It would seem to be obvious, however, that some large but inarticulate group within the firm must produce the loot to provide the privileged twenty with their fortunes. That all of their wealth could have been generated by the twenty worker-capitalists is clearly an impossibility. And sure enough, a clue does emerge in the report in the form of a reference to employees who "earn less than $6,000.00 a year." Under the rules of the game this lower income group must work 11 years before it is allowed to get its full share of the "profit sharing fund." Those above $6,000.00 per annum must work 22 years. Thus there is plenty of time for the lower paid workers to supply the unpaid or free labor necessary to pamper the "score of people" and the big shareholders with the millions that they have been appropriating.

Now where did "everyone" disappear to? Whoever was responsible for the heading of the report, MILLIONS FOR EVERYONE, must have gotten carried away on a wave of emotional idealism. But isn't it the truth? We do seem to tolerate more sordid reality when we are fed a steady diet of dreamy utopianism by the mass media.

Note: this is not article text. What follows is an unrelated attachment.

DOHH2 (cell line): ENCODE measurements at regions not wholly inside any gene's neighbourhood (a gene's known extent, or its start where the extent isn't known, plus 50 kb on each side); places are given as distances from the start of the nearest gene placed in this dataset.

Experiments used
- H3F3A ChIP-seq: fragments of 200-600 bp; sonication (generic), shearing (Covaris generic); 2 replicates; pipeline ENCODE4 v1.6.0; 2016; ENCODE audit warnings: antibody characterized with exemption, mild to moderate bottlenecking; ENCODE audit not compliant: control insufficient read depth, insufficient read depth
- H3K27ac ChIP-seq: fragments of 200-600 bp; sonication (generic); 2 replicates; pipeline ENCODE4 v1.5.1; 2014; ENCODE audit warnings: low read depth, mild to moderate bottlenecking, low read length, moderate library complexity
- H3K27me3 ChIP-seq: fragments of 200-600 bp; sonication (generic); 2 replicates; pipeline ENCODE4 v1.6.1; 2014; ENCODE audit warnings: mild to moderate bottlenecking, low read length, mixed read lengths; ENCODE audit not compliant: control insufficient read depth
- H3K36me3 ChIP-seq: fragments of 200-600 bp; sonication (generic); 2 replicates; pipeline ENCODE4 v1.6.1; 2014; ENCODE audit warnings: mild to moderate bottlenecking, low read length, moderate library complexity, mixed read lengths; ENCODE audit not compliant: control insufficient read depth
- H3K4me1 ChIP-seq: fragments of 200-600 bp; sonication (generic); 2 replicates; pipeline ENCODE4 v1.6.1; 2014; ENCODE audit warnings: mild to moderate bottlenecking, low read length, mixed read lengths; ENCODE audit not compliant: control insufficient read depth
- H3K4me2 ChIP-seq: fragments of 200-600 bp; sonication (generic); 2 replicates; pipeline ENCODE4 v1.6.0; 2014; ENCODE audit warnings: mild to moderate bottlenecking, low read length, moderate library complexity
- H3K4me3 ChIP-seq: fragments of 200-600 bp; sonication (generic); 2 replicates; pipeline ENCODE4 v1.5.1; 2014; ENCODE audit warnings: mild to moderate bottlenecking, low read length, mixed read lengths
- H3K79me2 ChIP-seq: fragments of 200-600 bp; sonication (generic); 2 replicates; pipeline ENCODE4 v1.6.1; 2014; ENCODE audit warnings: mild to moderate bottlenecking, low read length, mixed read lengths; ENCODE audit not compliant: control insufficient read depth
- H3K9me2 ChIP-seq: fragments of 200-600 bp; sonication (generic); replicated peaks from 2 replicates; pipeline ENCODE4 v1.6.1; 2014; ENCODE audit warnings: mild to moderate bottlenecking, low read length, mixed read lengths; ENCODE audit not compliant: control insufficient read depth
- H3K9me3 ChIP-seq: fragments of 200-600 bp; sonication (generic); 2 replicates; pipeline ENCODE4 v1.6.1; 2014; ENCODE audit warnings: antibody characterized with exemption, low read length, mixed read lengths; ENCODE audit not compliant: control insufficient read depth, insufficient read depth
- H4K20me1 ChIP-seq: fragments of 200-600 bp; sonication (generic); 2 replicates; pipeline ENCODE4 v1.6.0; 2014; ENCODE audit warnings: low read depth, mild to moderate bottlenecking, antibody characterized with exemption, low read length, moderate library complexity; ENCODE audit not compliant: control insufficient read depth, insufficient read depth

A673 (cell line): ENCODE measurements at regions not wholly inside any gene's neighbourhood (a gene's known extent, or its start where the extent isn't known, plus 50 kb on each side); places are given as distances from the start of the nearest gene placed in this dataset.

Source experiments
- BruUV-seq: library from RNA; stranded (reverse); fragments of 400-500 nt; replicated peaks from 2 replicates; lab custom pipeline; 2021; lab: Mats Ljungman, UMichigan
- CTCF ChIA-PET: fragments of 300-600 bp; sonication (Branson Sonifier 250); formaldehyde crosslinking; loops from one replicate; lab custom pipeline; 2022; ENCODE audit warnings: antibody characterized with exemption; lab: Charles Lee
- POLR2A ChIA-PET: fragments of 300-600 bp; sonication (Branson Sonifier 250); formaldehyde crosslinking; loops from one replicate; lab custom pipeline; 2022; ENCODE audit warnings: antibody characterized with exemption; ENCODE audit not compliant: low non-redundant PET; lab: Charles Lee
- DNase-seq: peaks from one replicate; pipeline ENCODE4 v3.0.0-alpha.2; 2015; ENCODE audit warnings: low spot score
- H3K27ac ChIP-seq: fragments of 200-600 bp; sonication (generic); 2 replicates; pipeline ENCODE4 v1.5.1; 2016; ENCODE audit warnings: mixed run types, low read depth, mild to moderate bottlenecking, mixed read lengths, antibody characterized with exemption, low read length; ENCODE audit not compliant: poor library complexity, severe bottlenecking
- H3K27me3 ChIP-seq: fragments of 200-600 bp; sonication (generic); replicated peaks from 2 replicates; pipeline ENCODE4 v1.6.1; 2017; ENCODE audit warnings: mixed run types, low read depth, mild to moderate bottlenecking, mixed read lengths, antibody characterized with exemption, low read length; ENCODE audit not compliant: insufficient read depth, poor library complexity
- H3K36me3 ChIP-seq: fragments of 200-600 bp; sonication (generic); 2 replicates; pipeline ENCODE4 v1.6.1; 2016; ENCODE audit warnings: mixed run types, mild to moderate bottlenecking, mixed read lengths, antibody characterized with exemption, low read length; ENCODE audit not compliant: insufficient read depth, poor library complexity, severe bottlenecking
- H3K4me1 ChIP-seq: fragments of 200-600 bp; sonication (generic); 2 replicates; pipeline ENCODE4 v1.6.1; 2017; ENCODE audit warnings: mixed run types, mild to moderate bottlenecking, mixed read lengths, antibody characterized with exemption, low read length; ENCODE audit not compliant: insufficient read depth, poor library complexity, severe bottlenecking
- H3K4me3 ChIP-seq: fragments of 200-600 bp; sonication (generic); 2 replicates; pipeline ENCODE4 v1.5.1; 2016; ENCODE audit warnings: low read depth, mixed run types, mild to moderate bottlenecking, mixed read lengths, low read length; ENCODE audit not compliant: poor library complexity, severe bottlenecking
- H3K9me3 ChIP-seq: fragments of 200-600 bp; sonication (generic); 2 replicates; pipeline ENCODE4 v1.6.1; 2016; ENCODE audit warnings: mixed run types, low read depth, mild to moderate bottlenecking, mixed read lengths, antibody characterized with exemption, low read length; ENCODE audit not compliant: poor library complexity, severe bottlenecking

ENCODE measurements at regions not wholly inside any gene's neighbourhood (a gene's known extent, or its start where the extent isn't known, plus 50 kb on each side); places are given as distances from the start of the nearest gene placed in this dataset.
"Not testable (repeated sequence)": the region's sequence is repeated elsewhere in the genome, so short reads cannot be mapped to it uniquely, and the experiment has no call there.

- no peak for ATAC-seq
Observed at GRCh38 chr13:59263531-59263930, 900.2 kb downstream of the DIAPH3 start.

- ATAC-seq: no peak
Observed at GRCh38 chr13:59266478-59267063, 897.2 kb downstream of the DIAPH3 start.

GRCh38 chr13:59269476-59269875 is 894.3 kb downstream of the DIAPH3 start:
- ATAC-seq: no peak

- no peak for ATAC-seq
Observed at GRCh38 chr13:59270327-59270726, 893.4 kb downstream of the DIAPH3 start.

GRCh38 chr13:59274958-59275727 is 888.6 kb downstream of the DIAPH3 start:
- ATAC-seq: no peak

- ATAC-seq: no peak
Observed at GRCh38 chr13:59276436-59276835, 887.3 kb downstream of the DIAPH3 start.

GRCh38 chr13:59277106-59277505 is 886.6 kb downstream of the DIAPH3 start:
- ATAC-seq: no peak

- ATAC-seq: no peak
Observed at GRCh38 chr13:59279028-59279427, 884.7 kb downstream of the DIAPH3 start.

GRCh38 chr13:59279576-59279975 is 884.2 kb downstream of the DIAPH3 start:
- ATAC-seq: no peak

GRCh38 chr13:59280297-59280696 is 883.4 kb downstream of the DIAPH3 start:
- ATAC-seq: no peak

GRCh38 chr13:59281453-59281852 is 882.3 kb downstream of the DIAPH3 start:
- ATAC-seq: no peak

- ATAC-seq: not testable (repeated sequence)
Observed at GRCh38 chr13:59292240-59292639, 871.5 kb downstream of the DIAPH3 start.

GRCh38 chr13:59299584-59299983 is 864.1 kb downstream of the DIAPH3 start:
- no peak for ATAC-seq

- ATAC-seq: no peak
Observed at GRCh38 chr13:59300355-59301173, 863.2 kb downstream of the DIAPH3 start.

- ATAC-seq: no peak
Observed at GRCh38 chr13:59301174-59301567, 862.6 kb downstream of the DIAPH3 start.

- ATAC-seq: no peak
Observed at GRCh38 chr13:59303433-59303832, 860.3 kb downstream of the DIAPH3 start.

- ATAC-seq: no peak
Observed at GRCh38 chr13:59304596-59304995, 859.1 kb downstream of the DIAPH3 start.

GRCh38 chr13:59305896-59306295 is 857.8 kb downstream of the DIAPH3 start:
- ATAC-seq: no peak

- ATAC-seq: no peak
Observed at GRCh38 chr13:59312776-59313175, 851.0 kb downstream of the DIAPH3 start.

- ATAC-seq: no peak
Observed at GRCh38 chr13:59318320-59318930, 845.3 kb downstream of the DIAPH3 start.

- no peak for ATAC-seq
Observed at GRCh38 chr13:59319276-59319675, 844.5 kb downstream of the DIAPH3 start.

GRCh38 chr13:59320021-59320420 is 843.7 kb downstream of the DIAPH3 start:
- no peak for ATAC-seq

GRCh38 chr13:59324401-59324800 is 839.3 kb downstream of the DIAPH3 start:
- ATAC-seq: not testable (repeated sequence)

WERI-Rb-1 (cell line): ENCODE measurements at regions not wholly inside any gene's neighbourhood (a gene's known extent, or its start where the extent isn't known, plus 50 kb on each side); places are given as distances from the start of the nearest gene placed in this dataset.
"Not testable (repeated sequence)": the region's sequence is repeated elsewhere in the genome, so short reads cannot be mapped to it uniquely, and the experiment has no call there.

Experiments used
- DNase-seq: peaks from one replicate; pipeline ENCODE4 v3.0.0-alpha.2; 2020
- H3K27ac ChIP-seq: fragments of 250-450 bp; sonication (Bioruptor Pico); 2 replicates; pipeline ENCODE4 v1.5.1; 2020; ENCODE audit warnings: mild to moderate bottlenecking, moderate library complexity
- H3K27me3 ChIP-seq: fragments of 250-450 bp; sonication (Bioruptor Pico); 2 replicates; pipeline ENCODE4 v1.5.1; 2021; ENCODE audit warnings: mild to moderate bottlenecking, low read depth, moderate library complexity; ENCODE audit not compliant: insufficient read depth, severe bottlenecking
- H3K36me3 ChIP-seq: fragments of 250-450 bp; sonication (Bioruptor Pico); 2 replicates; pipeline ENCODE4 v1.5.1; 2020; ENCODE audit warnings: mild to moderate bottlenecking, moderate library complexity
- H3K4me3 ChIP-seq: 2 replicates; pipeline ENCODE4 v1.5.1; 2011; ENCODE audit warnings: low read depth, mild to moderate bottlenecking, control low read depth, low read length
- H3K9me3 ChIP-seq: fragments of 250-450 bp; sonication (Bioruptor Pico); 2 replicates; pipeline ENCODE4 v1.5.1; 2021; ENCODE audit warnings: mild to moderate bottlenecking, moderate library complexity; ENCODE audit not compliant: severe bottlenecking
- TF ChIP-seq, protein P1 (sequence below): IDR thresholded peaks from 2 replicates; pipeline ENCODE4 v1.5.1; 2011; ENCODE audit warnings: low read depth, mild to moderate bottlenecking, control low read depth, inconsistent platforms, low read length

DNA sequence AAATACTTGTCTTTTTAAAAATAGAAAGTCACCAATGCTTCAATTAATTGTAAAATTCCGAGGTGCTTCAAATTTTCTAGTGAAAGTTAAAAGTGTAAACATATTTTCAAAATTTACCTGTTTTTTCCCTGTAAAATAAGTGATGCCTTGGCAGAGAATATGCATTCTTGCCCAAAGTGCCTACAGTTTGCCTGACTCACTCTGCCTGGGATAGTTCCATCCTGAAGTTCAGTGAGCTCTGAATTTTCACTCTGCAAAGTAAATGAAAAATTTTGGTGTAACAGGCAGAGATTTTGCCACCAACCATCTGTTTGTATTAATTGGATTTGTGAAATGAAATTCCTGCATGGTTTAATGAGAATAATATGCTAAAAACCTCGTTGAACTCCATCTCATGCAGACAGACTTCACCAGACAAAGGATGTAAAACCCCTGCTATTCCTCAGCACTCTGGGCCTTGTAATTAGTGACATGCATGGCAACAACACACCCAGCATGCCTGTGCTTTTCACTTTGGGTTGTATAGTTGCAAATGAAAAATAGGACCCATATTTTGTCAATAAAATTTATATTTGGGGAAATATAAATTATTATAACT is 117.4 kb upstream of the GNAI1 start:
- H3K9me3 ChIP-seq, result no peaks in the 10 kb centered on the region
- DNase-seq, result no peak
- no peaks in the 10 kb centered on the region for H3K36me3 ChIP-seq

The Company President, Ewing Marion Kaufman, apparently suffering pay discrimination in his earlier years as a worker, started his company with the affirmation that every employee who produces for a firm should share in the ownership and profits of the said firm. "I told them I'd demand more from them, but if they delivered, they'd be rewarded," said Kaufman.

Now there's a smokescreen if we ever saw one. It is part of the very concept of "employee of a firm" that said employee produce. There is no other basic reason for him to be occupying the premises. It is a condition of the economic equation of modern society. Kaufman has but revealed that in his firm the old master-slave relations of "demander" and "deliverer" and "rewarder" is supreme. The revealed absence of any social equality between those who allegedly share the proceeds of the productive process is another clue that no real sharing takes place.

Furthermore, as an indicator of which was the greater, the delivery or the reward, we only have to compare the status of a $6,000 wage-worker after he gets his "share" (15% of his wages each year for 11 years) to Kaufman, who recently hit the news by buying Kansas City's new American League baseball franchise for $6 million.